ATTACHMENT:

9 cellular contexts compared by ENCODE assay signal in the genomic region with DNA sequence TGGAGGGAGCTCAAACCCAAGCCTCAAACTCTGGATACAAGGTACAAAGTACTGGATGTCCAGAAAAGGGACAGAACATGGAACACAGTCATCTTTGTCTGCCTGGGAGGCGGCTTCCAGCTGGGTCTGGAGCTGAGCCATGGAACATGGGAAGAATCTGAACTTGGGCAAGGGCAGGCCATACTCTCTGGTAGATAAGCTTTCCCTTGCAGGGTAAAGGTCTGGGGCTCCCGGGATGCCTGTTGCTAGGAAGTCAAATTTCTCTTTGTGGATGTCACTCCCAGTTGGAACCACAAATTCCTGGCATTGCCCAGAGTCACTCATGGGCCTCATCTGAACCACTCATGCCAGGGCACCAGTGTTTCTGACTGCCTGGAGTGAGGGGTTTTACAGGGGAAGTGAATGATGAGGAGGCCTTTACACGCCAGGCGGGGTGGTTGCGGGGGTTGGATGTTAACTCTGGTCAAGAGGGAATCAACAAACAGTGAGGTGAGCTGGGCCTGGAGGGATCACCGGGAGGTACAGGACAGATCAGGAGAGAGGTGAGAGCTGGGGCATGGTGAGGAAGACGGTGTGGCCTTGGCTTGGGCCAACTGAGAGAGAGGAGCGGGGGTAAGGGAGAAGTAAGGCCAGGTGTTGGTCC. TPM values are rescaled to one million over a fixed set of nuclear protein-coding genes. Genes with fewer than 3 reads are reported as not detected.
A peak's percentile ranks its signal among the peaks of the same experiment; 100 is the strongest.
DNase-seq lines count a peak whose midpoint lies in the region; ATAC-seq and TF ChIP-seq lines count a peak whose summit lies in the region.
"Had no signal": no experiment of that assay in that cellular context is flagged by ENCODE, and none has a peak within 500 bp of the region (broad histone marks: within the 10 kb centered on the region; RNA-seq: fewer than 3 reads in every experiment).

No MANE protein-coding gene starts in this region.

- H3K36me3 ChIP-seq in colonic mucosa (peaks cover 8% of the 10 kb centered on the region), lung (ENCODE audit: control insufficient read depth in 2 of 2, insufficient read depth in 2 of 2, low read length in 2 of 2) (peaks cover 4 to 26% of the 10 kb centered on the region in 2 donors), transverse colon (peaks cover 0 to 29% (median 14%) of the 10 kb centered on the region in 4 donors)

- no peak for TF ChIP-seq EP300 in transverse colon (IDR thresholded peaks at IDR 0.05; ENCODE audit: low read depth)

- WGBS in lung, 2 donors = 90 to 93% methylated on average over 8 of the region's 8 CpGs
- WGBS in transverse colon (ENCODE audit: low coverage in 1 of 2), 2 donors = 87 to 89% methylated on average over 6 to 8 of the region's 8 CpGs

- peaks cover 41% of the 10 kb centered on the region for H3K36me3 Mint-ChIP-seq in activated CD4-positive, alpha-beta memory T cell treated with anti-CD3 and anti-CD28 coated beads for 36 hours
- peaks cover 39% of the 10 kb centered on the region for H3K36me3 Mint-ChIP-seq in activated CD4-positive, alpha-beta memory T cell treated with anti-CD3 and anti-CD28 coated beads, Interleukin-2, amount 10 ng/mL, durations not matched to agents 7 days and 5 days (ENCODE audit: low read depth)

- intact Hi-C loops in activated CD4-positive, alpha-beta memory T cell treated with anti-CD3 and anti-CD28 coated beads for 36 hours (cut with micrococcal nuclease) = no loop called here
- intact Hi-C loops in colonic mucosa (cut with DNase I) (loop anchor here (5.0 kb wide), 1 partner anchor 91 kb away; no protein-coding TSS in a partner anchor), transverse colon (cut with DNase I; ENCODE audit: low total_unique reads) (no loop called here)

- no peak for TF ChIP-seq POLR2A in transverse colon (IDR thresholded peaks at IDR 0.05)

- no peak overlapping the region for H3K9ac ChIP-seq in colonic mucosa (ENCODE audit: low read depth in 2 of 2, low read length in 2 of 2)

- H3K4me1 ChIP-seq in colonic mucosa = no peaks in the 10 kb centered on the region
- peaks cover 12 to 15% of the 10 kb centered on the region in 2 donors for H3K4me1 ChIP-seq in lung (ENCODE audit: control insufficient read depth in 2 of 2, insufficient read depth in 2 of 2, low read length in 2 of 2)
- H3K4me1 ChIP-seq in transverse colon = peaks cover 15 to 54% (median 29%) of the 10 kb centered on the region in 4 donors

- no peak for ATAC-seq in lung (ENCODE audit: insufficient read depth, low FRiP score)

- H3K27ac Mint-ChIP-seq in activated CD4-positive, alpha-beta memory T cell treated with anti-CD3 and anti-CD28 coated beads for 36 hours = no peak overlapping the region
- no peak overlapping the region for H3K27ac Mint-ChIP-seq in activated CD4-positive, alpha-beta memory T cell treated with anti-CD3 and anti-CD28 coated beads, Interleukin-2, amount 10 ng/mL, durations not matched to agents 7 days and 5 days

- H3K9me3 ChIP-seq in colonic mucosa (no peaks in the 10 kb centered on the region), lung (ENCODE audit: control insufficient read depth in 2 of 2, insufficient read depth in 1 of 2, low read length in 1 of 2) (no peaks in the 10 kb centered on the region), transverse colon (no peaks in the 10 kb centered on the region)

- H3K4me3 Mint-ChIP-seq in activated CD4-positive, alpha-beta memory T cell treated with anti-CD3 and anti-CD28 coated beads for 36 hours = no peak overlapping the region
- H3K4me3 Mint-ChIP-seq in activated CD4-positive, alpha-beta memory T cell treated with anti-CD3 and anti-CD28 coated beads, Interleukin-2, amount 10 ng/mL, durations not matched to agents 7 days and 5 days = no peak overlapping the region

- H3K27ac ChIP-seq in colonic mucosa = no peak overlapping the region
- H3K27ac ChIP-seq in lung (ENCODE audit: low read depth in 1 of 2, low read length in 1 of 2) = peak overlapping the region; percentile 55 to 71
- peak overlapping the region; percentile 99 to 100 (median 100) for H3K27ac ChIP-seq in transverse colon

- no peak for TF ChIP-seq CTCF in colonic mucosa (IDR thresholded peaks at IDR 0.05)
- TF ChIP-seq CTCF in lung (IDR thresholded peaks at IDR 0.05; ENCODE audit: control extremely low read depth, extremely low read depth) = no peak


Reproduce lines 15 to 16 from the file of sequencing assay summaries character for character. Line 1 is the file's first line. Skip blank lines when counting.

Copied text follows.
- no peak overlapping the region for H3K9ac ChIP-seq in colonic mucosa (ENCODE audit: low read depth in 2 of 2, low read length in 2 of 2)

- H3K4me1 ChIP-seq in colonic mucosa = no peaks in the 10 kb centered on the region